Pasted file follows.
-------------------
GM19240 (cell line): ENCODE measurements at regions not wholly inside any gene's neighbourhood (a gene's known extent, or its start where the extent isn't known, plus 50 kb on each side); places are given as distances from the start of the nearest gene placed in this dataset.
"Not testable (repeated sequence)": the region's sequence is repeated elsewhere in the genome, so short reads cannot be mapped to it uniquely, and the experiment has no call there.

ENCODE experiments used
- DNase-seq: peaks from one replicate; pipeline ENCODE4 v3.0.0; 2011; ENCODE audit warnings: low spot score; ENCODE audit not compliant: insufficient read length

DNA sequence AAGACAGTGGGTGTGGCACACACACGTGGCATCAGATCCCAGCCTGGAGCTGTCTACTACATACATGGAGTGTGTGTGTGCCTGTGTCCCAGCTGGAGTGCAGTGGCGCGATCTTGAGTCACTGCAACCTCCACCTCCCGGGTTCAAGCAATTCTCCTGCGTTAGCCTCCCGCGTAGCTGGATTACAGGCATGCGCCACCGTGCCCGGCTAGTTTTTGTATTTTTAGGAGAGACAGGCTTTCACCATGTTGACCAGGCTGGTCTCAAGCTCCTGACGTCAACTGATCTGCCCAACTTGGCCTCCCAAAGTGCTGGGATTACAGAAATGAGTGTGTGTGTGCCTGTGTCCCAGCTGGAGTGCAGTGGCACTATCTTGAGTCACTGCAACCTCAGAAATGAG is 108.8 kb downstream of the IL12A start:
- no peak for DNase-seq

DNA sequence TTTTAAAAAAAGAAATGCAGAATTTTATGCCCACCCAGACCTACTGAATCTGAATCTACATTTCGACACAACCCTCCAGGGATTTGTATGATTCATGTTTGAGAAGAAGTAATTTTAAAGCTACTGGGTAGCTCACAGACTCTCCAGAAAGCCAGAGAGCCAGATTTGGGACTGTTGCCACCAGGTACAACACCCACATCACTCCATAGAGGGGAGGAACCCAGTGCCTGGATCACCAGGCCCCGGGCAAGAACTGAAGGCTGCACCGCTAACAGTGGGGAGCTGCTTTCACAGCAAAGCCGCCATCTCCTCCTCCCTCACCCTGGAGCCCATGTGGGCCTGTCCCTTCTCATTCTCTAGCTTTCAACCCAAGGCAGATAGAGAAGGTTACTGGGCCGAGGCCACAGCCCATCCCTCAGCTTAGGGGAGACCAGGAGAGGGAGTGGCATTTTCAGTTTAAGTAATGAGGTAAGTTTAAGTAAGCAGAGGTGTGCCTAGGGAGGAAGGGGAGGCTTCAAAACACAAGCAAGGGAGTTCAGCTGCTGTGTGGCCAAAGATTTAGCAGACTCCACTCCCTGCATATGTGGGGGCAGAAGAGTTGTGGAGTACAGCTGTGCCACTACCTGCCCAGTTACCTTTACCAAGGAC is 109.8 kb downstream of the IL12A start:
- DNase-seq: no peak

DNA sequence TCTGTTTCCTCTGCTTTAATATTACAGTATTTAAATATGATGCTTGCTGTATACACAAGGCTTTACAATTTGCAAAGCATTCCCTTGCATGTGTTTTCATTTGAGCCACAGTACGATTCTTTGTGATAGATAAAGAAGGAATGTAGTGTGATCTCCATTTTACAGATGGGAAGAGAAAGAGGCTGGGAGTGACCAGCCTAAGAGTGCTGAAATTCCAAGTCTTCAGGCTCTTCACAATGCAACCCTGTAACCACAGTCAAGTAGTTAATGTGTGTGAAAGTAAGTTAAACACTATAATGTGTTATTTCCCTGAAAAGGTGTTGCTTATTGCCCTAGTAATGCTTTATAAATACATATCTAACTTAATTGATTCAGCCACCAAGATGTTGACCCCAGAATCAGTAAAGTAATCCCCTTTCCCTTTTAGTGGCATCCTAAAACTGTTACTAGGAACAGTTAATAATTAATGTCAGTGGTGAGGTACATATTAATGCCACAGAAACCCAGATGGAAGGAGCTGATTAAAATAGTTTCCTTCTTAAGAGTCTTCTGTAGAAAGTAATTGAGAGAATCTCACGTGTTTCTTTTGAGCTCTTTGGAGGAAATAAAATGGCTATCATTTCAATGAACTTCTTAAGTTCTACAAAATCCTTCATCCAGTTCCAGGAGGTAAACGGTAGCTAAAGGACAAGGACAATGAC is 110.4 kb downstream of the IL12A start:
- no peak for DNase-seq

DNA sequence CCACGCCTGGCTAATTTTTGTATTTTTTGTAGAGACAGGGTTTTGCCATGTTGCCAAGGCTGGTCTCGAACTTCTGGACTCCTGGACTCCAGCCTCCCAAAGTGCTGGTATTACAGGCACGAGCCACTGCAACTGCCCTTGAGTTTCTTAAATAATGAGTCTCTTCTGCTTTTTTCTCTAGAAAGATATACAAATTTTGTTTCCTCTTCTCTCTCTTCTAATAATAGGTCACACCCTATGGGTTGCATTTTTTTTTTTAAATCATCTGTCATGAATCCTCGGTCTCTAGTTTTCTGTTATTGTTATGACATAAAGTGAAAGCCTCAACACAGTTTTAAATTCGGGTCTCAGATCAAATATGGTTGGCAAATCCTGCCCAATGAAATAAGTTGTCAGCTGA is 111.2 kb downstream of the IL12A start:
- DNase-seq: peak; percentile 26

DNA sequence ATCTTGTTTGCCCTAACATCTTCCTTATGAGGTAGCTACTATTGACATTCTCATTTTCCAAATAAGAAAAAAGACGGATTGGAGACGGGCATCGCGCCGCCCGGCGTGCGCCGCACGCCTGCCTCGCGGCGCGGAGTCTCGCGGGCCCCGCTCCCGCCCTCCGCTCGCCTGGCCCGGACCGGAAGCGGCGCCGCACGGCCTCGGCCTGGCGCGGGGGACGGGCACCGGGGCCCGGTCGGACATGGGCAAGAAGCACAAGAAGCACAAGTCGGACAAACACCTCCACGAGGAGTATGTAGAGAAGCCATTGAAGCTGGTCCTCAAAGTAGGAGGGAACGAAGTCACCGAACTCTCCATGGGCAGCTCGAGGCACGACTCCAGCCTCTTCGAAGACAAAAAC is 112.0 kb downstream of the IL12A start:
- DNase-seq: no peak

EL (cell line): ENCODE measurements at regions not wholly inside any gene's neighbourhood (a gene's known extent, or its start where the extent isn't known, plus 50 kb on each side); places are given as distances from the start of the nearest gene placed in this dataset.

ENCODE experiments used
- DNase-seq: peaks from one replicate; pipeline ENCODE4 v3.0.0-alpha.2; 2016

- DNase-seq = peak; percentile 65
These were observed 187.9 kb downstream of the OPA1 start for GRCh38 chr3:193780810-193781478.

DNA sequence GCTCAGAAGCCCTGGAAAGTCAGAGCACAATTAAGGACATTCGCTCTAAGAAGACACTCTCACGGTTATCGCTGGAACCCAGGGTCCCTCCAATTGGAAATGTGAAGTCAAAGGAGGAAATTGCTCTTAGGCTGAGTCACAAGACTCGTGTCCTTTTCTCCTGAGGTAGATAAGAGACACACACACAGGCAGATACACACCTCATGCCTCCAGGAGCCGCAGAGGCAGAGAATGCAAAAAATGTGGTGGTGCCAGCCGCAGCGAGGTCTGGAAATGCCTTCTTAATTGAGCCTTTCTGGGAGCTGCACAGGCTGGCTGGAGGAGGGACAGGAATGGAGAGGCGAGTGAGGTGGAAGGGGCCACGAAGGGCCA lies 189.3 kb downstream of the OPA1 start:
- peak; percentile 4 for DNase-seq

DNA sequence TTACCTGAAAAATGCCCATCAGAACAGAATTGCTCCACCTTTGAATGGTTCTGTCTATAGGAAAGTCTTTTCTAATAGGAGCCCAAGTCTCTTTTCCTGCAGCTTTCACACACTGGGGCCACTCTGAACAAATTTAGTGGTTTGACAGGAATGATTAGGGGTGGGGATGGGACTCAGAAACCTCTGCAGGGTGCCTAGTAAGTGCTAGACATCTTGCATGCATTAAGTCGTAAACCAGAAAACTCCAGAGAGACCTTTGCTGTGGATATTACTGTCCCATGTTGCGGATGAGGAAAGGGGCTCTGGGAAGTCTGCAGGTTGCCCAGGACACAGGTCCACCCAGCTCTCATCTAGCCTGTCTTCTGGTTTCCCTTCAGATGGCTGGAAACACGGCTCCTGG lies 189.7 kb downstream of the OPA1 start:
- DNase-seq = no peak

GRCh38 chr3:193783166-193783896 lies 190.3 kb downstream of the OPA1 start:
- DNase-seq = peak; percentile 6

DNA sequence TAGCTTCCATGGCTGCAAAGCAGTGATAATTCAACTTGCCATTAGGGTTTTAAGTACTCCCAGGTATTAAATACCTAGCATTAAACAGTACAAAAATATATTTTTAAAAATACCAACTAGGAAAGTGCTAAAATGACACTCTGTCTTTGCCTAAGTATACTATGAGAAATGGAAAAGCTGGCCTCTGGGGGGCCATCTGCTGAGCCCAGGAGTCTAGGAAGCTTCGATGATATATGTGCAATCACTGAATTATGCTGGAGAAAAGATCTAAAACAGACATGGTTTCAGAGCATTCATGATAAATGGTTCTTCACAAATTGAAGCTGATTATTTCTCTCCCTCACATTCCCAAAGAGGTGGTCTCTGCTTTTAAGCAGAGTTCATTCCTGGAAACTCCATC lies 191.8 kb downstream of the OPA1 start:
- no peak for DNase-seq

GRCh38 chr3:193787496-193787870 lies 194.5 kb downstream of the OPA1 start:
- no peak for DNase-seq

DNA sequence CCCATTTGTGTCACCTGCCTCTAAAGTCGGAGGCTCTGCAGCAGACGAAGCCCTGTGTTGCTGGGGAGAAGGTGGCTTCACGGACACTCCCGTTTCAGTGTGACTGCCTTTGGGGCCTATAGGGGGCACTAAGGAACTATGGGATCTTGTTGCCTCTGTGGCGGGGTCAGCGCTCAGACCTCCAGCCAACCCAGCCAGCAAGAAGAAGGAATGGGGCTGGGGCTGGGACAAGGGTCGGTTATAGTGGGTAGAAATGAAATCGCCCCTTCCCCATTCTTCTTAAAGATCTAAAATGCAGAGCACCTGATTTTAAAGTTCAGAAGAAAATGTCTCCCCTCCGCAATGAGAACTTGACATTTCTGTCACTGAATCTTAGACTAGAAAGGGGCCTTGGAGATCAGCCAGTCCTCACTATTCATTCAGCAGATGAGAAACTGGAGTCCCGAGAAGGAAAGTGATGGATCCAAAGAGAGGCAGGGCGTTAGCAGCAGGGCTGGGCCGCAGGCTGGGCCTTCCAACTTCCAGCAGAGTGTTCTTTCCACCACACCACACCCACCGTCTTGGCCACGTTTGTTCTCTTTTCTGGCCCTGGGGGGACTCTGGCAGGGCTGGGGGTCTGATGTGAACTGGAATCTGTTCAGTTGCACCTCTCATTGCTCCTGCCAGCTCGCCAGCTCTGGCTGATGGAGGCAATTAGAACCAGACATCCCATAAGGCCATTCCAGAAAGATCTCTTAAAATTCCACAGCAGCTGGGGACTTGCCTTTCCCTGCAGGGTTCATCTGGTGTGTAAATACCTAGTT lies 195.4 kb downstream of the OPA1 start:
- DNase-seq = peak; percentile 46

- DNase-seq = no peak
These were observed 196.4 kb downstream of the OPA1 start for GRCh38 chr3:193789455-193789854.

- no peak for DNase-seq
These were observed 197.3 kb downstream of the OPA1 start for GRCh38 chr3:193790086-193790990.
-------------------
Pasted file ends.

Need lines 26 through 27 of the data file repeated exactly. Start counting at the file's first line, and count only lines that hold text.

DNA sequence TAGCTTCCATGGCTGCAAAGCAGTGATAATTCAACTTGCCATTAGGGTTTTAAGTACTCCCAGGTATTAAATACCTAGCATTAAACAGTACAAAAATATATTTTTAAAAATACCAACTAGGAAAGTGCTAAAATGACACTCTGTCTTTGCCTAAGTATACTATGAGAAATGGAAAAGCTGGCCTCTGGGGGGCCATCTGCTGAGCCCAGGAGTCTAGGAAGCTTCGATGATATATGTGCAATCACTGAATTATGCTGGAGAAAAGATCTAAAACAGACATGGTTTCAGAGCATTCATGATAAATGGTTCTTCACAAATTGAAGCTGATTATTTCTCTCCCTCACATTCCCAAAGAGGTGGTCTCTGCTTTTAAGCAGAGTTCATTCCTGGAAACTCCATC lies 191.8 kb downstream of the OPA1 start:
- no peak for DNase-seq